AT&T ups early upgrade fees, non-iPhone prices

“AT&T in a very low-profile move has raised early and exception upgrade pricing for iPhones and other smartphones,” Electronista reports.

“A notice to store staff has warned that, as of Sunday, users are paying $50 more,” Electronista reports. “The move would change the premature upgrade price from $249 for an iPhone 3GS to $299, and up to $449 or $549 for an iPhone 4 before normal eligibility comes up.”

Electronista reports, “A separate memo both confirms the price hikes and showed across-the-board pricing increases. With the exception of the iPhone, pricing will go up sharply for anyone buying a phone contract-free or a shoretened one-year contract. Those without a contract will pay at least $50 more, AndroidCentral saw, while one-year buyers will spend a large $150 more.”

Read more in the full article here.

[Thanks to MacDailyNews Reader “Fred Mertz” for the heads up.]


  1. They are raising prices before the T Mobile merger completes.

    So I should expect to pay even more when my T Mobile account becomes an AT&T account.

    This seems like a good time for me to investigate the possibility of switching to a totally Internet based cell phone solution, with Google Voice or something like that.

    1. It says “premature upgrade.” That means it’s the price for the phone if you are still under contract. If you are contract-free, you can get one for $49 with a 2-year contract.

  2. AT&T Wireless made billions in profits last year. This increase in pricing isn’t a “because we need to” move, it’s a “because we can” move. And it’s proof that 4 mobile carriers isn’t enough to provide price competion in the U.S. marketplace, and cetainly only having 3 carriers will be even worse for the consumer.

  3. Gotta live that ‘free market’ capitalism that reigns in America, Inc.
    The Spam Economics rules:
    A few get steak, a few more get Spam and most just get to hear the sizzle.
    Cue the acolytes of Ayn Rand in 3,2,1…

  4. AT&T has usually allowed iPhone users to upgrade to the new model without penalty (I think they did not allow that for 3G to 3G-S). I’m hopeful they will do the same for iPhone 5 when it is released. If not, I will wait out my AT&T contract then switch to Verizon.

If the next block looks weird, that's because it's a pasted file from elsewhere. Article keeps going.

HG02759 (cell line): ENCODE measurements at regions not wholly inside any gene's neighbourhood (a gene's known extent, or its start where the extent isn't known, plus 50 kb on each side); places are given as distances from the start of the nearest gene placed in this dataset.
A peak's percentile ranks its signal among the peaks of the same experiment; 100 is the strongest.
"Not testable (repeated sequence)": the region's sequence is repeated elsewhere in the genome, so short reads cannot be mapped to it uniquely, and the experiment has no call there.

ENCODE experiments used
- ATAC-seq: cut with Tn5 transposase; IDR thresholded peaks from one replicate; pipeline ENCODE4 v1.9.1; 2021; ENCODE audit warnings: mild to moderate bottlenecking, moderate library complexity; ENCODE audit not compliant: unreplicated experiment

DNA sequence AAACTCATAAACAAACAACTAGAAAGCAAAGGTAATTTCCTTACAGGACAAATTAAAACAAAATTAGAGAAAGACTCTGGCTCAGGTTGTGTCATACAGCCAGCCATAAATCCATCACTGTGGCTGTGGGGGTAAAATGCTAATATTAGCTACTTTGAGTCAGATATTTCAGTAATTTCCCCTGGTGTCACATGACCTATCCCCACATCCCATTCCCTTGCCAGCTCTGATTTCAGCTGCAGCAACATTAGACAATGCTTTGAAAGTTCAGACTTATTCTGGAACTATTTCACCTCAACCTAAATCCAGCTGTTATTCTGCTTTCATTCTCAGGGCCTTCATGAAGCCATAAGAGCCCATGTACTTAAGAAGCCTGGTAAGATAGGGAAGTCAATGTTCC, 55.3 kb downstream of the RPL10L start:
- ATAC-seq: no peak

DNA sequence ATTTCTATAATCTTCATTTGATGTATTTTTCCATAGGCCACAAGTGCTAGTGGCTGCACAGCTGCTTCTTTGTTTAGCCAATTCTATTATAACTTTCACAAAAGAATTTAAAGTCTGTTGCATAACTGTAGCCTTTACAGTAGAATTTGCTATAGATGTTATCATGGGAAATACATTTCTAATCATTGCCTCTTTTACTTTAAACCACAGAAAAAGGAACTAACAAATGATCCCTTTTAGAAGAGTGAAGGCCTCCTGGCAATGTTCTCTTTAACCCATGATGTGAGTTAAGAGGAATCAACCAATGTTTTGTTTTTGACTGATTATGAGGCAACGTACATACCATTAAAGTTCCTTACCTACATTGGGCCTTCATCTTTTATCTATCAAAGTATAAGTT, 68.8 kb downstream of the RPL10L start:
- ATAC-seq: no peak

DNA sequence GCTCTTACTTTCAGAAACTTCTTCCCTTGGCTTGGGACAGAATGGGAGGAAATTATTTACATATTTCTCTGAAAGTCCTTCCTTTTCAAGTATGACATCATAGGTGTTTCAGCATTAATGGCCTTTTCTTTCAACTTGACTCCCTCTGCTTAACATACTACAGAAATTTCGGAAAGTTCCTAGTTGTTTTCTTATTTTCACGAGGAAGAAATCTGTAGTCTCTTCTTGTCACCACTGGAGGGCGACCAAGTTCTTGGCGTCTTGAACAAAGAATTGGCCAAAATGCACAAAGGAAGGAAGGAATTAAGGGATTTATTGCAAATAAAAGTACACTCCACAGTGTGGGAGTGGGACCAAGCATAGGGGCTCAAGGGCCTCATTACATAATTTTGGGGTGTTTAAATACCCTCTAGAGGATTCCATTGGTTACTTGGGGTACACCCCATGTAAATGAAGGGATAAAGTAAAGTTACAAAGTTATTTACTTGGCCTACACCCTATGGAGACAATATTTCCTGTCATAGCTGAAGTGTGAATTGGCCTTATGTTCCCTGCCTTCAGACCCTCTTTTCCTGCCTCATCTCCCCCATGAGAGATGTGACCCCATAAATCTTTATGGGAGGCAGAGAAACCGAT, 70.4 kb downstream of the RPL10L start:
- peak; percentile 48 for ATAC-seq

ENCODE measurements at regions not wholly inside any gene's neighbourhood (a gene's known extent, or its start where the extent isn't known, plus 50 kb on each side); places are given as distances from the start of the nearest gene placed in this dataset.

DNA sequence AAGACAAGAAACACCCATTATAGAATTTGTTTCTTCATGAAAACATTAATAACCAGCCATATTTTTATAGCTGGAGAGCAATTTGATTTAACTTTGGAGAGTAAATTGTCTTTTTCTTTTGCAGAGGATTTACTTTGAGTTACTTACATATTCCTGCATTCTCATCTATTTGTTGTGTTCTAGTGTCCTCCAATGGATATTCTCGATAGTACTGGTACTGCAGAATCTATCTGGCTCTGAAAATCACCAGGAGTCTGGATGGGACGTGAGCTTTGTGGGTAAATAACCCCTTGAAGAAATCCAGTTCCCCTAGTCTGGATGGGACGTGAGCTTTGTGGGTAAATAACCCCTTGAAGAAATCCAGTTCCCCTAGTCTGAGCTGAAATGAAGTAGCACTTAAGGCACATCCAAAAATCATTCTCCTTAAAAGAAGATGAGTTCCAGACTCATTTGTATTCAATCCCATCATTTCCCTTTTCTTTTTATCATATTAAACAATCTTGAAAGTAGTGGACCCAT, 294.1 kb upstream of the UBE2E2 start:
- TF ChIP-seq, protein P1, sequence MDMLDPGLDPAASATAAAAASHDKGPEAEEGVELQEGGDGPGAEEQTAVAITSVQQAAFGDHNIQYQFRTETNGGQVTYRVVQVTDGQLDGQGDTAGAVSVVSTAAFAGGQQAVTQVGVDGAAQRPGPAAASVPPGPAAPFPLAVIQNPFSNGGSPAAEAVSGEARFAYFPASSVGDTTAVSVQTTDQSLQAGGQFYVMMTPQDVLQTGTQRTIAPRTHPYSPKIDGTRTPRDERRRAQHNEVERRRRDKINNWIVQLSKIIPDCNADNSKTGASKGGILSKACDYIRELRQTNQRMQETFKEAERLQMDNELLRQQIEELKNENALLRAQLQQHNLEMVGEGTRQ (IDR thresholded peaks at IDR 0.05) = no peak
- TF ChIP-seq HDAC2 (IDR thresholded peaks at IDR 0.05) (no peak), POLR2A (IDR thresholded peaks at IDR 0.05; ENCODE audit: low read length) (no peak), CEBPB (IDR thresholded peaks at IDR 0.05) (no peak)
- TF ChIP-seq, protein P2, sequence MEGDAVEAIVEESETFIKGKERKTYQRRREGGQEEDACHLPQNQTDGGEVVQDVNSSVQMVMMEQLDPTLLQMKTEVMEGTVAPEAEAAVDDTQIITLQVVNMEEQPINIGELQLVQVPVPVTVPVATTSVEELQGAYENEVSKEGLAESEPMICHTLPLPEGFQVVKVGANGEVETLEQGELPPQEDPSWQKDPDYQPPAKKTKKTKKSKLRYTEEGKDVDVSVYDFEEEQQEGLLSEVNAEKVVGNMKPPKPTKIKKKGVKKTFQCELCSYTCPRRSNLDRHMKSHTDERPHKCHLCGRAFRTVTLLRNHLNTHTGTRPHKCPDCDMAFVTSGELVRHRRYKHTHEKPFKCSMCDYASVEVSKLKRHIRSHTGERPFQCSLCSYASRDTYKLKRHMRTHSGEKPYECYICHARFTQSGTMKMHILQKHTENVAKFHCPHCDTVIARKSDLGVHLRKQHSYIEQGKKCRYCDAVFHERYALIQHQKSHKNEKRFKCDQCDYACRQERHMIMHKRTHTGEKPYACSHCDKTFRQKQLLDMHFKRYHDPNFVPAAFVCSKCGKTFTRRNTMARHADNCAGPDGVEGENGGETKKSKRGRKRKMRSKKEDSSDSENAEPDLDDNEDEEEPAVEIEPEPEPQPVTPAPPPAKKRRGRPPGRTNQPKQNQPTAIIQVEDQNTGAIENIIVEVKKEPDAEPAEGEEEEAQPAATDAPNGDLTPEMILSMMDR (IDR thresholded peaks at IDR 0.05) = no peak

5. AT&T let people upgrade the MAIN phone on their account prematurely for $19. I upgraded to the phone 4 with a year left on the contract and they charged $19. There are 3 different things going on here though: premature upgrading if not the main phone, purchasing with a new 2 year contract and upgrading after the 2 year contract is up. Each one has different rules.

  6. RDF: at least AT&T can’t make you buy an iPhone at the barrel of a gun like the government can make you do… Whatever they want… Like pay taxes or buy health insurance. That’s the difference between market and government : they can’t *make* you do anything at the barrel of a government gun in your face.

    1. That’s the difference between market and government : they can’t *make* you do anything at the barrel of a government gun in your face.

      Really? What about those in the market who are using the government and their guns by proxy?

      You need to stop basking in the glow of the market’s RDF. Who do you think owns the government? The people? heh, heh, heh.

  7. A question and a comment.

    Q: does “MAIN” phone mean that you have no other phones so this is your only one?

    Comment: Why can’t handset makers rebel? Of why didn’t Apple buy T-Mobile USA to start some real fun – the (usually big) disincentive to buy new models when they come out? There’s simply nothing like it in any consumer business I know.

    Example: Whenever iPhone 5 appears, most existing customers will be under contract with a price penalty for “premature” upgrading. I’m in a very-annoyed class, “close but no cigar”, unless the thing is available before early July when my contract goes away. Choice – upgrade to iPhone 4 then wait two years, or get a cheap pas-as-you-go phone and go back to ATT when the iPhone 5 ships?

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